As for twists, I felt as if the story was pretty surface. I was able to guess where it was going almost immediately but that didn’t disturb or affect my reading at all. In fact, it made me more curious to see exactly how the story was going to play out.

I think my favourite part of the novel was how relevant it was. With all that is going on in the world involving rape culture, women’s rights and Hollywood/political scandals, I felt as if Anatomy of a Scandal did an amazing job at portraying the system surrounding these issues and what needs to change.

Overall, I really enjoyed Anatomy of a Scandal. If you are looking for a character-centric, slow burn that will get you thinking and leave you feeling, then you will enjoy this one too! However, if you are looking for an extremely fast-paced, thrill ride type of novel this one will likely disappoint.

I gave it 4/5 stars.

Thanks to the author (Sarah Vaughan), the publisher (Atria/Simon and Schuster Canada) and Netgalley for copies of this novel; it was my pleasure to provide an honest review.

Obviously, #cjsreads had to make this one of our January picks!  Keep reading to see what Jessica and Chandra thought!

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Book Review: The Wolves of Winter (Tyrell Johnson) @tjohnso14 @SimonSchusterCA

Wolves of Winter.pngI am such a sucker for any sort of dystopian novel or any novel with a dystopian landscape. Usually, anything that has a Hunger Games vibe gets me; I just love it. So, when I stumbled upon The Wolves of Winter by Tyrell Johnson.

The novel sort of has a young adult vibe with the perfect blend of a young, coming of age vibe and dark, disturbing plotlines. I find this so rare when an author can accomplish this balance (especially since I struggle with any novel that feels too YA). The story opens with a society that has collapsed after facing nuclear war and spread of disease. Lynn McBride and her family are some of the only ones left. Living in the Canadian Yukon, she has learned how to hunt and trap to survive this landscape of ice and snow. However, when a stranger stumbles upon their camp setting in motion a chain of events that leads Lynn away from the life she has come to know and into great danger, she must face challenges she has never dreamed of and fulfil a destiny she never imagined.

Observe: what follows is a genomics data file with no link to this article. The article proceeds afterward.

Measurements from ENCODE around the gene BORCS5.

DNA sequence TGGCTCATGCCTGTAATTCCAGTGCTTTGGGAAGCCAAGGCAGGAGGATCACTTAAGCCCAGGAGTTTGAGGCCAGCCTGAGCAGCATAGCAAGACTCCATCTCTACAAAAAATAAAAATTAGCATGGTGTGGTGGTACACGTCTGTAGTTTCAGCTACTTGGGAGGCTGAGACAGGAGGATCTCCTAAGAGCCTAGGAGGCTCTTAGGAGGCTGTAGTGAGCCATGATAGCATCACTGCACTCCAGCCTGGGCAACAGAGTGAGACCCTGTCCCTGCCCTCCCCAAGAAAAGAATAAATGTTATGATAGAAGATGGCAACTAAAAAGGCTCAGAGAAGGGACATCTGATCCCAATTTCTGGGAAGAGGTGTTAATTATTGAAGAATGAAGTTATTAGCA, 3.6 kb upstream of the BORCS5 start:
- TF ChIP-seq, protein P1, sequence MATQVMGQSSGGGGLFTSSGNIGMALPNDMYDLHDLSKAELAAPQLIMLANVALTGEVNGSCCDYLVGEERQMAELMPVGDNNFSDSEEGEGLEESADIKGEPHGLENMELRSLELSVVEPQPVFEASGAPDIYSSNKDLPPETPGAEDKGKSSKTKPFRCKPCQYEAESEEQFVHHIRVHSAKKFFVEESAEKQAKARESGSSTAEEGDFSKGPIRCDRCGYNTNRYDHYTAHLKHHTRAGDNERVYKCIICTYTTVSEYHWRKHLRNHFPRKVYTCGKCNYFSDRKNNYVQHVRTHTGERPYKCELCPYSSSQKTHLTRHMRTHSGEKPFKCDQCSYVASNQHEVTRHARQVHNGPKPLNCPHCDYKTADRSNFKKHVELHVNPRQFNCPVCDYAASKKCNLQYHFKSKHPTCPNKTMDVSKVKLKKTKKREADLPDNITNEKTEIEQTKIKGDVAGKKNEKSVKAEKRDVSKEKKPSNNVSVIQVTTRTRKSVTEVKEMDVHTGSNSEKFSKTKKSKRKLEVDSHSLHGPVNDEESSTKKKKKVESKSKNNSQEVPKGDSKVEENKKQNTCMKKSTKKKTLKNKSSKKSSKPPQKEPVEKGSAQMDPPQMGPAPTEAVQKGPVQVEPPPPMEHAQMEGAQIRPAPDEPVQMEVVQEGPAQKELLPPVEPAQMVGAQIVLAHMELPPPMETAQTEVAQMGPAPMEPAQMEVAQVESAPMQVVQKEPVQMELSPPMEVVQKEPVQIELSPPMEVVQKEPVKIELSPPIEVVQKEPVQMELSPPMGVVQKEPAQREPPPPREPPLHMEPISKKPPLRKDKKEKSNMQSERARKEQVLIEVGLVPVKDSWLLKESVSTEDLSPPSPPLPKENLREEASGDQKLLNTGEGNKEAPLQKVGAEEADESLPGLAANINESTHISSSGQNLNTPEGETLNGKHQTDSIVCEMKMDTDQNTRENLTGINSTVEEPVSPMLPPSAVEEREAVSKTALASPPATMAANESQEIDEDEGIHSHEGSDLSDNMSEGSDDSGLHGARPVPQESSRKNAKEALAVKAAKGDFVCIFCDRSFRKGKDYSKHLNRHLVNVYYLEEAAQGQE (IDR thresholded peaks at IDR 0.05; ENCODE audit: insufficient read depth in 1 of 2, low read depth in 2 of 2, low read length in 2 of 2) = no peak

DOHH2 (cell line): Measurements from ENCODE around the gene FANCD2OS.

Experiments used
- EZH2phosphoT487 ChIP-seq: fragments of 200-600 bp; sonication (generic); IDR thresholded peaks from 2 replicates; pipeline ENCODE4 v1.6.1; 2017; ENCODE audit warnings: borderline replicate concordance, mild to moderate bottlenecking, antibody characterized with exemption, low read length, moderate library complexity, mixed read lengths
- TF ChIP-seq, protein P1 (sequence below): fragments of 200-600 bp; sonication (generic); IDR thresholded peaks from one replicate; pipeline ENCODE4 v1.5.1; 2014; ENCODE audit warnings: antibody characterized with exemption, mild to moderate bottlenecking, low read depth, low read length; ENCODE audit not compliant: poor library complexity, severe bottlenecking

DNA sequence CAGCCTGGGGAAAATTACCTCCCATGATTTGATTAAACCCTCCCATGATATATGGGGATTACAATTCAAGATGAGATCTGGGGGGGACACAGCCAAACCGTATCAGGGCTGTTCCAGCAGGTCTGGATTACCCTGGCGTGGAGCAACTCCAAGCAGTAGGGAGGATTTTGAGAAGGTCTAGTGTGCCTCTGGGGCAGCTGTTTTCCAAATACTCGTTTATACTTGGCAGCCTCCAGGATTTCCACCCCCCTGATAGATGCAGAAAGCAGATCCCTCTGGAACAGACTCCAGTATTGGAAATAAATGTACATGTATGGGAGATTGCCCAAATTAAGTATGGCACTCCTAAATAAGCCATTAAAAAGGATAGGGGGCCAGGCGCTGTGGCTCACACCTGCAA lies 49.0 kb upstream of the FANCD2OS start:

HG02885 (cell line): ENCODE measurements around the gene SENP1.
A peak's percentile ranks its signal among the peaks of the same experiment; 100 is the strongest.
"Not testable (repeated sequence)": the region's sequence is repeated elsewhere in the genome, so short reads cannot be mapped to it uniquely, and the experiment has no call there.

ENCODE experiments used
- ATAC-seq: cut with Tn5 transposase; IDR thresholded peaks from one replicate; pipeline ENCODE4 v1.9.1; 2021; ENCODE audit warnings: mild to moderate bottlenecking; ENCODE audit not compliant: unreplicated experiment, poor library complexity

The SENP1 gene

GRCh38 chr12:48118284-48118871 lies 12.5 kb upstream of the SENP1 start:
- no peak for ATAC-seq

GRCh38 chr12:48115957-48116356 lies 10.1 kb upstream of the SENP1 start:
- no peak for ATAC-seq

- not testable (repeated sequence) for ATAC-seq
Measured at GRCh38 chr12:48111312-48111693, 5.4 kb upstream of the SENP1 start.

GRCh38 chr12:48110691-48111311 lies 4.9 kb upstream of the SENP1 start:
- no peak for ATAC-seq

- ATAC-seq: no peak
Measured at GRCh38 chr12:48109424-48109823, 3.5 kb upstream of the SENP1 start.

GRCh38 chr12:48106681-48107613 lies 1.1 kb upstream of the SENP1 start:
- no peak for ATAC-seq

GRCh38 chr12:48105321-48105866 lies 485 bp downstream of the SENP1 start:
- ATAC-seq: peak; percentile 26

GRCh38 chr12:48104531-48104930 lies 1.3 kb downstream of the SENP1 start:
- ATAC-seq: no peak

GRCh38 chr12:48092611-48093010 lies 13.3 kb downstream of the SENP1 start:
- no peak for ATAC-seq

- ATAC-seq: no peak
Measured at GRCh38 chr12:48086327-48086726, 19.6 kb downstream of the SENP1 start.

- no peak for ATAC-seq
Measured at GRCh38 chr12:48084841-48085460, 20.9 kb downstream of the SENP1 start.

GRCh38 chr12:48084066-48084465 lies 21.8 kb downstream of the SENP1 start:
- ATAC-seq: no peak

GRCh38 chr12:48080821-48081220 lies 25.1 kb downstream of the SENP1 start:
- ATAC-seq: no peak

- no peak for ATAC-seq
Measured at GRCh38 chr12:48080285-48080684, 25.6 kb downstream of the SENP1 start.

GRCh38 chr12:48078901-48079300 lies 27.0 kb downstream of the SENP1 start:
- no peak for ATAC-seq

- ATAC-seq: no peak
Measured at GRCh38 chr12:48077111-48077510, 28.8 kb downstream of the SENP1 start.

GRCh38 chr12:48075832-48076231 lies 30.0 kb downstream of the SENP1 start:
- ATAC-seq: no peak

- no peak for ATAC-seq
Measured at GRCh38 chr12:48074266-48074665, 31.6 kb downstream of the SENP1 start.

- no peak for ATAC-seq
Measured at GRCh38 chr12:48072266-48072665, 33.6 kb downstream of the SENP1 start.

So let’s break this book down.

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Book Review: Lightning Men (Thomas Mullen) @Mullenwrites @SimonSchusterCA

Lightning MenLast year, I read Thomas Mullen’s “buzzed about” publication, Darktown, and I was absolutely blown away.  So, I was extremely excited to read its follow-up, Lightning Men. This book took me forever to get through. It had nothing to do with the writing (it is phenomenal) or the plot (it is completely captivating). Instead, I found myself struggling due to the completely pertinent nature of the text. It made me completely sick to my stomach to think that a plot, highlighting racial inequality and tension in the 1950s would be so relevant to 2017.   I found this historical mystery to be completely draining.

The second novel in this series picks up two years after Darktown with African American police officers, Officer Boggs and Officer Smith, in Atlanta on patrol. The characters remained just as realistic and well developed as in the first novel and Mullen’s vivid imagery, which was one of the features I loved most within Darktown, was just as apparent throughout these pages. Mullens is a master of word choice and creating an entire “scene” for the reader.

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Book Review: The Lying Game (Ruth Ware) @SimonSchusterCA

The Lying Game

I’m just gonna come right out and say it. I have never read a novel by Ruth Ware.

I have never read a novel by Ruth Ware.

I know, I know, what kind of thriller lover am I?

I have them all purchased, sitting on my shelf, waiting patiently for me but I am a slave to my TBR pile and hadn’t been able to read them yet. So, I was more than thrilled when #cjsreads made The Lying Game by Ruth Ware a July title.

The novel opens with a body being discovered and Isa, a new mother, receiving a text from her childhood friend. A text she knows to always respond to. A text she hoped she would never get. Travelling to Salten, a boarding school she spent a year in, she meets up with Kate and two other friends who all went to the school; notorious in their time, they were known for playing The Lying Game. A game blurred with reality, and soon, the girls realize that their past is not as buried as they had hoped.